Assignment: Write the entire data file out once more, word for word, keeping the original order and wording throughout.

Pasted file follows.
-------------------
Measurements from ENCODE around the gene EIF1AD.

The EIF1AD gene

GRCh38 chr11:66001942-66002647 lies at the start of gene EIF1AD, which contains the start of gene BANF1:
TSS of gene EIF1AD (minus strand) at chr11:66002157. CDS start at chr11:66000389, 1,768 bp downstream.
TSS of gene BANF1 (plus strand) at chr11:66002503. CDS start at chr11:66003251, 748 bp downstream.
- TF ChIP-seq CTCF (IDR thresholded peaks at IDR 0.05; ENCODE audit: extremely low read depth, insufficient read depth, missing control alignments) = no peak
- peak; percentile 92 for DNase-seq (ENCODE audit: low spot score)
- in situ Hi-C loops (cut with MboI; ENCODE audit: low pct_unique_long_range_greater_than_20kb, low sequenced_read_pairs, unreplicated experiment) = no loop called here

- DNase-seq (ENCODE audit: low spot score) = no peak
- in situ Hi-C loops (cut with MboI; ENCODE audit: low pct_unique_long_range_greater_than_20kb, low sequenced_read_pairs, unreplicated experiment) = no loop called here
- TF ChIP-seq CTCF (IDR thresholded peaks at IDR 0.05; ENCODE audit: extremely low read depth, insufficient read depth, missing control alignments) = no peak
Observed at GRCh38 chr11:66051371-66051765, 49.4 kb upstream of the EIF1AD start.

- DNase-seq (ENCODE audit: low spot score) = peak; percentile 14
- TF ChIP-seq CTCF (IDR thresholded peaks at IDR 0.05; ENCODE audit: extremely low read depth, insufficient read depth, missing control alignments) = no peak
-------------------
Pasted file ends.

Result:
Measurements from ENCODE around the gene EIF1AD.

The EIF1AD gene

GRCh38 chr11:66001942-66002647 lies at the start of gene EIF1AD, which contains the start of gene BANF1:
TSS of gene EIF1AD (minus strand) at chr11:66002157. CDS start at chr11:66000389, 1,768 bp downstream.
TSS of gene BANF1 (plus strand) at chr11:66002503. CDS start at chr11:66003251, 748 bp downstream.
- TF ChIP-seq CTCF (IDR thresholded peaks at IDR 0.05; ENCODE audit: extremely low read depth, insufficient read depth, missing control alignments) = no peak
- peak; percentile 92 for DNase-seq (ENCODE audit: low spot score)
- in situ Hi-C loops (cut with MboI; ENCODE audit: low pct_unique_long_range_greater_than_20kb, low sequenced_read_pairs, unreplicated experiment) = no loop called here

- DNase-seq (ENCODE audit: low spot score) = no peak
- in situ Hi-C loops (cut with MboI; ENCODE audit: low pct_unique_long_range_greater_than_20kb, low sequenced_read_pairs, unreplicated experiment) = no loop called here
- TF ChIP-seq CTCF (IDR thresholded peaks at IDR 0.05; ENCODE audit: extremely low read depth, insufficient read depth, missing control alignments) = no peak
Observed at GRCh38 chr11:66051371-66051765, 49.4 kb upstream of the EIF1AD start.

- DNase-seq (ENCODE audit: low spot score) = peak; percentile 14
- TF ChIP-seq CTCF (IDR thresholded peaks at IDR 0.05; ENCODE audit: extremely low read depth, insufficient read depth, missing control alignments) = no peak